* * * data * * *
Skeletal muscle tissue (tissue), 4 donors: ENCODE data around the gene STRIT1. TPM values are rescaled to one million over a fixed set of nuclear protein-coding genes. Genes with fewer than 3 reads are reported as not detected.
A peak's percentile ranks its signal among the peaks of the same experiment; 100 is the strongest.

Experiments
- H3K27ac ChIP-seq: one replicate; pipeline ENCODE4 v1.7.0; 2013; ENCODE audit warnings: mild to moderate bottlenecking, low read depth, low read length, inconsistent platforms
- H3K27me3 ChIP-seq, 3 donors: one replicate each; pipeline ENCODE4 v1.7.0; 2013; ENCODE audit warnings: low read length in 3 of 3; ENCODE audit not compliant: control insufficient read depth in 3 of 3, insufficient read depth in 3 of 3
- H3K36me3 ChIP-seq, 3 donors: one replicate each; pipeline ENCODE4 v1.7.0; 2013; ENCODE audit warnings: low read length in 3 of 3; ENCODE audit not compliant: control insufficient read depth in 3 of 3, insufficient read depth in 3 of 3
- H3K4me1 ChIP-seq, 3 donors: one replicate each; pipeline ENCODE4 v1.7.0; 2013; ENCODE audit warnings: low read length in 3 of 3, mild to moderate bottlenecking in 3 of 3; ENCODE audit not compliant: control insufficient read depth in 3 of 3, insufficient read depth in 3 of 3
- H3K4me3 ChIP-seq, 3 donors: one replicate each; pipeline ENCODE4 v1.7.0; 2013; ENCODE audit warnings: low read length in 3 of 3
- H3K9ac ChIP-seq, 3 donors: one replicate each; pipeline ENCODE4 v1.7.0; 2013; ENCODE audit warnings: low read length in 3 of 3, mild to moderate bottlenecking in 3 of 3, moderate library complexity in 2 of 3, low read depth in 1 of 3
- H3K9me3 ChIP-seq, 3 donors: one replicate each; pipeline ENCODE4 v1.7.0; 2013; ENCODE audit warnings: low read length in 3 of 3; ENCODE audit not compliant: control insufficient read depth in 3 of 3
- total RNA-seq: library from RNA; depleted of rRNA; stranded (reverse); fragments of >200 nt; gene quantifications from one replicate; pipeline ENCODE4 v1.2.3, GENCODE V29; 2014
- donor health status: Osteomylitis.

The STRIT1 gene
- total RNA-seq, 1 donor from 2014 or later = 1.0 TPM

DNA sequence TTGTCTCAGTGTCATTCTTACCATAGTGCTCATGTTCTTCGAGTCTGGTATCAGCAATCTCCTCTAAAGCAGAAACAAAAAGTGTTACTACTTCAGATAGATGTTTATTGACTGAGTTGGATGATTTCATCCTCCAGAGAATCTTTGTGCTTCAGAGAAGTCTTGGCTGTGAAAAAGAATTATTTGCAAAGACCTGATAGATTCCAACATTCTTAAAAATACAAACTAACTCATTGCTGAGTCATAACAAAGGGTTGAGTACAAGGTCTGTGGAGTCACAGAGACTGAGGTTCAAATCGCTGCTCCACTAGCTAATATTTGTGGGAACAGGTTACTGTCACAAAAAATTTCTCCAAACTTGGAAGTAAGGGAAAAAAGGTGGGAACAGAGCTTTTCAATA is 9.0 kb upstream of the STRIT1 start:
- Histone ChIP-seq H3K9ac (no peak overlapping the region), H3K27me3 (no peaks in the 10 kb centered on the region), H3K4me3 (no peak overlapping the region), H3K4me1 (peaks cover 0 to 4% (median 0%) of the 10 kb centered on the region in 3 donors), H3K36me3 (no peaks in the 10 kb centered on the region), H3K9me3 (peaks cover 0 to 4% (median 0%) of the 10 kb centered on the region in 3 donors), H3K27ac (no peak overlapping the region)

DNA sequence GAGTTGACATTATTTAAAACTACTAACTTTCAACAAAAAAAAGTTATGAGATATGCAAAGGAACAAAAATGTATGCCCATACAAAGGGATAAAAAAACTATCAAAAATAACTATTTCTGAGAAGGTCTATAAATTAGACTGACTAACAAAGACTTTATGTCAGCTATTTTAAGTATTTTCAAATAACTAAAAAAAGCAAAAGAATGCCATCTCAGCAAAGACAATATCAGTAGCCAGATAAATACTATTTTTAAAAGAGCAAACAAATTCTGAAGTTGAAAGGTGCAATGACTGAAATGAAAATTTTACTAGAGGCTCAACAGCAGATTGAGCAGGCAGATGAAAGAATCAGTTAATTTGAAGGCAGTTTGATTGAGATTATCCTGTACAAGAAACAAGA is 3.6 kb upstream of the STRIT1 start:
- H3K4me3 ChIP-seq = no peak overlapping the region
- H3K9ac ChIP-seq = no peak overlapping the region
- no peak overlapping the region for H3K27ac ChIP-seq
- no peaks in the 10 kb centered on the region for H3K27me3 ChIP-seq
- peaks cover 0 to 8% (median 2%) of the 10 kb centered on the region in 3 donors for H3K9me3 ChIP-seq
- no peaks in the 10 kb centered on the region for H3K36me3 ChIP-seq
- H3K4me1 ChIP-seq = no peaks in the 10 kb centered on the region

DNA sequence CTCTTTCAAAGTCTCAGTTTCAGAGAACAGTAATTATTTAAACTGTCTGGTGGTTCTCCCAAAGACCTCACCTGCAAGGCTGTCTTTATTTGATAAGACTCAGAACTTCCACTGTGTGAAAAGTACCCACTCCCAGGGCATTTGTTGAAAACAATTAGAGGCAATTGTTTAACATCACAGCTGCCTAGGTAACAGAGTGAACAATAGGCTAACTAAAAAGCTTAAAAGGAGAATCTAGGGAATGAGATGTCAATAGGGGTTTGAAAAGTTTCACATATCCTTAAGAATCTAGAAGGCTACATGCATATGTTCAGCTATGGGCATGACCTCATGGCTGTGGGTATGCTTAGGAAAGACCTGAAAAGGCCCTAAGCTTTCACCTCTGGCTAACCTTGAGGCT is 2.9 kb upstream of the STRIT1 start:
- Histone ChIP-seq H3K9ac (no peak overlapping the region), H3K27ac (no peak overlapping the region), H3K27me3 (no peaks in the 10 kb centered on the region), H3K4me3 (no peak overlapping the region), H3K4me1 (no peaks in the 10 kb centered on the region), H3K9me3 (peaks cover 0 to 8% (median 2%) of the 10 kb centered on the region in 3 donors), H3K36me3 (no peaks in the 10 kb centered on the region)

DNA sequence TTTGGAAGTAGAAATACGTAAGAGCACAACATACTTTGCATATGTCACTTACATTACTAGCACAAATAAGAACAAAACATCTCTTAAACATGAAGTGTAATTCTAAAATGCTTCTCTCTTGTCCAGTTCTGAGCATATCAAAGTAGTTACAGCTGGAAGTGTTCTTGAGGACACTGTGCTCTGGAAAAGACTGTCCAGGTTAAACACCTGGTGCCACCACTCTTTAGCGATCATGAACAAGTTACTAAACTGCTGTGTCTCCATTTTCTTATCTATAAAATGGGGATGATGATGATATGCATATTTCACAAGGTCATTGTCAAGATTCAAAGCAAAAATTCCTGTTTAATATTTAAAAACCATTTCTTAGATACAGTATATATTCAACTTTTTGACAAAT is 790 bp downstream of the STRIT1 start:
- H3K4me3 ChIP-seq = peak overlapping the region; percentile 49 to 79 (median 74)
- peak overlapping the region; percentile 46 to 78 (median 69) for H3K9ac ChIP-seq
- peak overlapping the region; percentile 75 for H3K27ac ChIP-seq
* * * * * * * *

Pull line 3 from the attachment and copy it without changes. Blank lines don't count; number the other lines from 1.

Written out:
Experiments